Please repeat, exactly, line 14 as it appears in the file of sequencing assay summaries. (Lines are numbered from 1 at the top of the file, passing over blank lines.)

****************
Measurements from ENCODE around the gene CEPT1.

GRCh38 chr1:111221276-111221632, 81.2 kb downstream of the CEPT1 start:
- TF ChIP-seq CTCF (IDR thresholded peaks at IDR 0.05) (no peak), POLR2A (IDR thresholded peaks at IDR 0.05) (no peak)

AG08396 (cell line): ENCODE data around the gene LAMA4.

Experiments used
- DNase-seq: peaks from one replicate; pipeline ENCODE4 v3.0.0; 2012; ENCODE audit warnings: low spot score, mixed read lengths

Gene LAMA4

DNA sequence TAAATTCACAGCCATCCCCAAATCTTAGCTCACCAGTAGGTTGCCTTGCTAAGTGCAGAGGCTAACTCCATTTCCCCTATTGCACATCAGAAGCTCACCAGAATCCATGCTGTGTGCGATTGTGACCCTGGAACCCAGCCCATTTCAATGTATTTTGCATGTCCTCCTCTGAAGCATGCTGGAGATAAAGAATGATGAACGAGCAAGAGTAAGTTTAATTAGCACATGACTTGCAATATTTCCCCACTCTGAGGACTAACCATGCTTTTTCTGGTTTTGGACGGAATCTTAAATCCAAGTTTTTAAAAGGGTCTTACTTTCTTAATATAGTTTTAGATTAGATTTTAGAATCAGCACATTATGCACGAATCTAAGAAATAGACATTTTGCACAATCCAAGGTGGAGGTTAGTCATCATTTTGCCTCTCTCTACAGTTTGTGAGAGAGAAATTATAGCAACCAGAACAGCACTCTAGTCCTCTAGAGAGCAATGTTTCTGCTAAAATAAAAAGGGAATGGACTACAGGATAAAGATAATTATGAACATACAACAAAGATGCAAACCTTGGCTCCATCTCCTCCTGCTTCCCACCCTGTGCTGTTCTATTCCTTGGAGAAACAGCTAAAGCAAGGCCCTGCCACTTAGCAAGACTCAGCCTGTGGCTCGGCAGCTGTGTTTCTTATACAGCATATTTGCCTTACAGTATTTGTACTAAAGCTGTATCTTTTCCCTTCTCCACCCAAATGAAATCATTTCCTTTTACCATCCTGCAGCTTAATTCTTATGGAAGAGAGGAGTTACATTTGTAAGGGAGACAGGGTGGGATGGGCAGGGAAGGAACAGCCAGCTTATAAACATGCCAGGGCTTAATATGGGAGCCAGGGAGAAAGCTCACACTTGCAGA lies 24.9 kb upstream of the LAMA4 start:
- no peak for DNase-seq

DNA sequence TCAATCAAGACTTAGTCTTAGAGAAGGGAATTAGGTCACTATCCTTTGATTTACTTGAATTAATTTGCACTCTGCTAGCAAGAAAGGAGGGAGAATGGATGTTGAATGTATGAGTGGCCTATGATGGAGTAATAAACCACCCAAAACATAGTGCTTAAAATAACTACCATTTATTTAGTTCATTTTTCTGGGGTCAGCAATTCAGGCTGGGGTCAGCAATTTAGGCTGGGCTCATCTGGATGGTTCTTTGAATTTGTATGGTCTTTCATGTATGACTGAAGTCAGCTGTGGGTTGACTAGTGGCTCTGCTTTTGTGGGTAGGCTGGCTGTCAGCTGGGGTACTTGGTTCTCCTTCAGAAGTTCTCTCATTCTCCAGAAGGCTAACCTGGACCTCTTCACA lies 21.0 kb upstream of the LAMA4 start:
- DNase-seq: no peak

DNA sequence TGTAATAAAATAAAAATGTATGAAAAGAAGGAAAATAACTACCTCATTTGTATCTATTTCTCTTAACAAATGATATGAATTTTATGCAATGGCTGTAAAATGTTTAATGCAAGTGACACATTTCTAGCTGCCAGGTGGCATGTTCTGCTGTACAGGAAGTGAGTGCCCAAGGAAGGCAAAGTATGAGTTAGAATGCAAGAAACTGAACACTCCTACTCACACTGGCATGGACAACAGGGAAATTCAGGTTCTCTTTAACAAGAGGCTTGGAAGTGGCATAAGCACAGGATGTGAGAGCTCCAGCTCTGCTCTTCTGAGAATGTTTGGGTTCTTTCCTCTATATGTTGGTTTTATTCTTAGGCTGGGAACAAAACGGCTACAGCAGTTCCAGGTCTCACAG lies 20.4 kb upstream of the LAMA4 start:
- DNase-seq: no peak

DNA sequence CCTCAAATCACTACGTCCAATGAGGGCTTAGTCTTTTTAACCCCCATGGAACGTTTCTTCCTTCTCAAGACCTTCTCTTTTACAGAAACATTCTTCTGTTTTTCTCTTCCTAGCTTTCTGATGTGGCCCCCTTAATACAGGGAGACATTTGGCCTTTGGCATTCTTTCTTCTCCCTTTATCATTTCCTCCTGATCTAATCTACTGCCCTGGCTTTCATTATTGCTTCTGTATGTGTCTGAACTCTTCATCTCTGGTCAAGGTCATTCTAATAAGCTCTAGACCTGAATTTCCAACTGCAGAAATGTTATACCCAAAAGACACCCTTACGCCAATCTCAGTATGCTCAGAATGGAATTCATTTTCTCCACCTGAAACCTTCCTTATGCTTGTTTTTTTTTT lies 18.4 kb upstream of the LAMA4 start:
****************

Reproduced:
DNA sequence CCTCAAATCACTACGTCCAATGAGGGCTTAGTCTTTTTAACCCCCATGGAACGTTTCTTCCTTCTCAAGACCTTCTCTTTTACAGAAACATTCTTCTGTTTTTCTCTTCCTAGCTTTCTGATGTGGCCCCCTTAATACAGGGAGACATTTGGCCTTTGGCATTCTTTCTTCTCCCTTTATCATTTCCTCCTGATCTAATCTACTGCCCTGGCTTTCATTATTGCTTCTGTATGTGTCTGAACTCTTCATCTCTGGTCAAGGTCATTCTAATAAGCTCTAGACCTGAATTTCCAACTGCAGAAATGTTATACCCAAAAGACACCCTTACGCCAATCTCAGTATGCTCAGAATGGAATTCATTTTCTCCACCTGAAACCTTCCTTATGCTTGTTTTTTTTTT lies 18.4 kb upstream of the LAMA4 start: